Recognition and adhesion

The surface carbohydrates on a cell serve as points of attachment for other cells, infectious bacteria and viruses, toxins, hormones, and many other molecules. This ability depends on the presence of these sugars, their accessibility and their mode of presentation. The carbohydrates are recognized by the cell adhesion molecules which are glycoproteins expressed on the cell surface.

Several viruses, bacteria and parasites have exploited the presence of cell surface oligosaccharides using them to enter into the cells.

For example :

Bacteria adhere to tissues selectively due to their fimbriae ( containing lectins) which bind exclusively to certain surfece carbohydrates. These interactions determine which tissues are susceptible for the invasion (for example E.coli causes urinary tract infections while Streptococci of A group colonize upper respiratory tract and skin ).

Carbohydrates can be strong antigens which may trigger harmful immune reactions.

Adhesion molecules are important for reproduction. Binding of the sperm cell to the egg is mediated by glycoproteins serving as receptors on the surface of each two membranes. Glycoproteins surrounding the egg (forming zona pellucida) prevent the polyspermy. Adhesion carbohydrates are also essential for embryonic development. As the fertilized egg divides, the carbohydrates on resulting embryonic cells change in characteristic ways. For example a trisaccharide LeX appears at the 8 to 16 cell stage when the embryo compacts from a group of loose cells into a smooth ball. LeX trisaccharide plays an important role in compaction.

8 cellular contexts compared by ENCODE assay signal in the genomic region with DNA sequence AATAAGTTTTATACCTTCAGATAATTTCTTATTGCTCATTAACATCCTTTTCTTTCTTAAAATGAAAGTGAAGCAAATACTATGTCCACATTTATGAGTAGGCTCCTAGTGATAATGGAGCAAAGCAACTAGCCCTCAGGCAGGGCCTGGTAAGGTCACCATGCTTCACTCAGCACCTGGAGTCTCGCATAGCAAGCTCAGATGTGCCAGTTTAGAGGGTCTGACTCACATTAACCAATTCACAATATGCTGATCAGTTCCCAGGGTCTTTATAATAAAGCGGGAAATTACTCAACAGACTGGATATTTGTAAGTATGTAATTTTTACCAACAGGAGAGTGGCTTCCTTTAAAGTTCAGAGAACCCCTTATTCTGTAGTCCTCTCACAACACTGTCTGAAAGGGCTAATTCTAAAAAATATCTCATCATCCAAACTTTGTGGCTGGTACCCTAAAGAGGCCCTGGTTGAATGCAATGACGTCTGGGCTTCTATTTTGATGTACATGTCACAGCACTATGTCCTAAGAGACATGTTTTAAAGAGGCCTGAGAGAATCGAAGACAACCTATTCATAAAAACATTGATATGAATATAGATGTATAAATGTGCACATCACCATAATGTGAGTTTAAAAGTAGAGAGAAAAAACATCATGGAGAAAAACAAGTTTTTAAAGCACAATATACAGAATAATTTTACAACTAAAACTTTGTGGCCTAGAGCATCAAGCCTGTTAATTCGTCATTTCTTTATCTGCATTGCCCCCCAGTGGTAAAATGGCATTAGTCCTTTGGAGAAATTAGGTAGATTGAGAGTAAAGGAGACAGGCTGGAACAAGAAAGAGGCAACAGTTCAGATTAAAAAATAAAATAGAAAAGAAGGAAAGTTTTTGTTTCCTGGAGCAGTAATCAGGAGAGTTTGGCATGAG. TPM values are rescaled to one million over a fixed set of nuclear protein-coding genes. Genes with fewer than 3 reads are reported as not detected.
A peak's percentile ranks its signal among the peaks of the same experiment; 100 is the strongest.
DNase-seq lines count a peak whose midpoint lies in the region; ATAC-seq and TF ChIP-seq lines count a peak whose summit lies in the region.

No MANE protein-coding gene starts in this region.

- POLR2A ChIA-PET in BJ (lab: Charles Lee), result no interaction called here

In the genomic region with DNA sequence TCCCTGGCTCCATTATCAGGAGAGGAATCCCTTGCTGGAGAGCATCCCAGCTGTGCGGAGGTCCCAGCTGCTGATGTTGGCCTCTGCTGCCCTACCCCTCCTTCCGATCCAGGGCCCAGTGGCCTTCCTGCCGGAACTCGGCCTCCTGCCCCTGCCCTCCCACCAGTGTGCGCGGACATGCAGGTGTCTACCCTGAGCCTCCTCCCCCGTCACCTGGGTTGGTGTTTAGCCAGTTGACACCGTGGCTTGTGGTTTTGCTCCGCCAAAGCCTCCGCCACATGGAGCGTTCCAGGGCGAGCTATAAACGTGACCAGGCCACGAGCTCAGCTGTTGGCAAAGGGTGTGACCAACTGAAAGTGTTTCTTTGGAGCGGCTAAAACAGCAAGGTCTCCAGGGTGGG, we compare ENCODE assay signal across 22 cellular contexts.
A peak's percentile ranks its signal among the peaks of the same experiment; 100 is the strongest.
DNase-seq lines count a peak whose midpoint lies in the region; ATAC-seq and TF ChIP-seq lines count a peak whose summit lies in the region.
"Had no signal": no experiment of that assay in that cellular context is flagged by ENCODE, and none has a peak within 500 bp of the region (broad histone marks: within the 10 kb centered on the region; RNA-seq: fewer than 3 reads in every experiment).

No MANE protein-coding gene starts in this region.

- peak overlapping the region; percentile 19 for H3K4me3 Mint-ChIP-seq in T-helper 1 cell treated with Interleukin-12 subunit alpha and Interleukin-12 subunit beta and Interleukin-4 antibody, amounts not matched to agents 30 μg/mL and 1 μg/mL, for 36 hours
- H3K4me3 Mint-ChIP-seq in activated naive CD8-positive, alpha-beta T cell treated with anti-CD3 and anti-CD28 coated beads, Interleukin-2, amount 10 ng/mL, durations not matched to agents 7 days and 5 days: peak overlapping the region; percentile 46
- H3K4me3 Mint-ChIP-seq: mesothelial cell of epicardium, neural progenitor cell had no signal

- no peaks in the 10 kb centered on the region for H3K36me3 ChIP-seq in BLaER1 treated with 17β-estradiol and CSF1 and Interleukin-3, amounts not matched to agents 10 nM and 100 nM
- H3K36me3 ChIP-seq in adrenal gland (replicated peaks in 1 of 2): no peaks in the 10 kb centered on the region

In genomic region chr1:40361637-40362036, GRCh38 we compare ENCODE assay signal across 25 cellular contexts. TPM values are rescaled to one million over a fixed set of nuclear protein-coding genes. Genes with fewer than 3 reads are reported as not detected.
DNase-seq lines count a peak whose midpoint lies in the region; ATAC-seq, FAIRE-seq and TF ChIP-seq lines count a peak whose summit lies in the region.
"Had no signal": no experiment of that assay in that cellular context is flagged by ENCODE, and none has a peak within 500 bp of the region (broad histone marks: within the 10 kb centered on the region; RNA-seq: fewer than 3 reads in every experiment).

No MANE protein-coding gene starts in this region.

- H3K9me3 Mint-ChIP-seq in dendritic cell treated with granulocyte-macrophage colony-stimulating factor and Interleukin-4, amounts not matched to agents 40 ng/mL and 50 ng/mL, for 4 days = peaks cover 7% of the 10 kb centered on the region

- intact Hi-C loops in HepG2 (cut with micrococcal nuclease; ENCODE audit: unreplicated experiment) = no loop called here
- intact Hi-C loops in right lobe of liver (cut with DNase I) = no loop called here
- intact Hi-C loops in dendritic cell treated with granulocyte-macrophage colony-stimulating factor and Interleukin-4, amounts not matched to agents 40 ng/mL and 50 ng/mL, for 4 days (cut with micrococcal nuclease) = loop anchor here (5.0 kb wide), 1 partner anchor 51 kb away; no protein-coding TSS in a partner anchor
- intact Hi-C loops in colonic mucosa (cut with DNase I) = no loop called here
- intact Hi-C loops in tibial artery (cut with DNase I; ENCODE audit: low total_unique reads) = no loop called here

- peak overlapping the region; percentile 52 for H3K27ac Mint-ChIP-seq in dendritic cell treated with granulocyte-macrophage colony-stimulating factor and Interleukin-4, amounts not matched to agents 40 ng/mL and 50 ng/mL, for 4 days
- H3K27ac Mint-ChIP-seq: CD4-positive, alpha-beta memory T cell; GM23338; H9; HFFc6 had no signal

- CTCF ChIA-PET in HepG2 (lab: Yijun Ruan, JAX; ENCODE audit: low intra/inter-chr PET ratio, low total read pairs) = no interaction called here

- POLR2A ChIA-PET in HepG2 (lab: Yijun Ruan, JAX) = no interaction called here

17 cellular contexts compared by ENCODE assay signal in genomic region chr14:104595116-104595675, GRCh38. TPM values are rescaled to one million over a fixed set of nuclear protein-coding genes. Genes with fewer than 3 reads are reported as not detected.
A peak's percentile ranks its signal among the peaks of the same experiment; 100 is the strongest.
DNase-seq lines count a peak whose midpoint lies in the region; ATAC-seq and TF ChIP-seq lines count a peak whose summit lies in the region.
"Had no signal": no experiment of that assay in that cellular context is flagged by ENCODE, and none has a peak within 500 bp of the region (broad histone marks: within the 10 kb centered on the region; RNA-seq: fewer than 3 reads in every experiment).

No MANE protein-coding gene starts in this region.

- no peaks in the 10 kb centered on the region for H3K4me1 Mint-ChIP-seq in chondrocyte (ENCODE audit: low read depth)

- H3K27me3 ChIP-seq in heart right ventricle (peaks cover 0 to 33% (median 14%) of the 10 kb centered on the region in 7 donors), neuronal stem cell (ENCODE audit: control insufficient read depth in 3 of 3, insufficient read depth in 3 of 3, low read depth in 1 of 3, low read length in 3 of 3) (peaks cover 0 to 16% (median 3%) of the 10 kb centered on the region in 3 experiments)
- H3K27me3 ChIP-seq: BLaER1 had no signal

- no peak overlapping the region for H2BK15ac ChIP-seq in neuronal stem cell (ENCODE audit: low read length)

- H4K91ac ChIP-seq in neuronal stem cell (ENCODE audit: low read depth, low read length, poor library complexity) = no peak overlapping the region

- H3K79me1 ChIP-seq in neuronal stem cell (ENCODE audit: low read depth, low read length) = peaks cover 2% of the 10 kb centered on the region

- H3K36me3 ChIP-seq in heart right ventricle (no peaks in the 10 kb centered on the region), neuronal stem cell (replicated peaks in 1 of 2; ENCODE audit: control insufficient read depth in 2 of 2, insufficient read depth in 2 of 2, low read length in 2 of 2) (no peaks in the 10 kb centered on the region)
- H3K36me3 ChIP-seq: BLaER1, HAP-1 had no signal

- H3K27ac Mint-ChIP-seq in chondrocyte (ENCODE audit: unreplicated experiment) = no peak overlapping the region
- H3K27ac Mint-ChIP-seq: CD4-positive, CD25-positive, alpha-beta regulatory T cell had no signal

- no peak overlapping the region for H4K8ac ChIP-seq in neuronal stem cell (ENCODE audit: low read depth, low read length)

Cell - cell contacts mediated by glycoproteins play a role in growth control. For example contactinhibin (N-glycosylated protein) is responsible for density dependent inhibition of fibroblasts growth. Cells stop proliferation when contacts between them are close ; they form a monolayer. Contactinhibin is synthesized in highly sialylated, inactive form. After contacts between the cells are established, the glycoprotein is converted to low sialylated, biologically active form. It is placed in the plasma membrane and binds to a specific cell-surface receptor, CiR.

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Adhesion molecules

Other functions of glycoproteins